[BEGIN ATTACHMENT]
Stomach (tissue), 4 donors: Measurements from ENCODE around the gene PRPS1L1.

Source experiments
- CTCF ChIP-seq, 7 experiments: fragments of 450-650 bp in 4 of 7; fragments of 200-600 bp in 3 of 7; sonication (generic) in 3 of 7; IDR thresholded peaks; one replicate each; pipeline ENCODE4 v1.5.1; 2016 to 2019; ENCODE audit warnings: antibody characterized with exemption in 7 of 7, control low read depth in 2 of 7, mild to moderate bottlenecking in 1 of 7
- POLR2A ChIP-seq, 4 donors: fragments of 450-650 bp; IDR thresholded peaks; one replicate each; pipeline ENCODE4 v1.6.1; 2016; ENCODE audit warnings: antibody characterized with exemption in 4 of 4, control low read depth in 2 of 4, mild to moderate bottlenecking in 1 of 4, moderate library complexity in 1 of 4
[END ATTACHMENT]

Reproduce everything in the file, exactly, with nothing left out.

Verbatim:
Stomach (tissue), 4 donors: Measurements from ENCODE around the gene PRPS1L1.

Source experiments
- CTCF ChIP-seq, 7 experiments: fragments of 450-650 bp in 4 of 7; fragments of 200-600 bp in 3 of 7; sonication (generic) in 3 of 7; IDR thresholded peaks; one replicate each; pipeline ENCODE4 v1.5.1; 2016 to 2019; ENCODE audit warnings: antibody characterized with exemption in 7 of 7, control low read depth in 2 of 7, mild to moderate bottlenecking in 1 of 7
- POLR2A ChIP-seq, 4 donors: fragments of 450-650 bp; IDR thresholded peaks; one replicate each; pipeline ENCODE4 v1.6.1; 2016; ENCODE audit warnings: antibody characterized with exemption in 4 of 4, control low read depth in 2 of 4, mild to moderate bottlenecking in 1 of 4, moderate library complexity in 1 of 4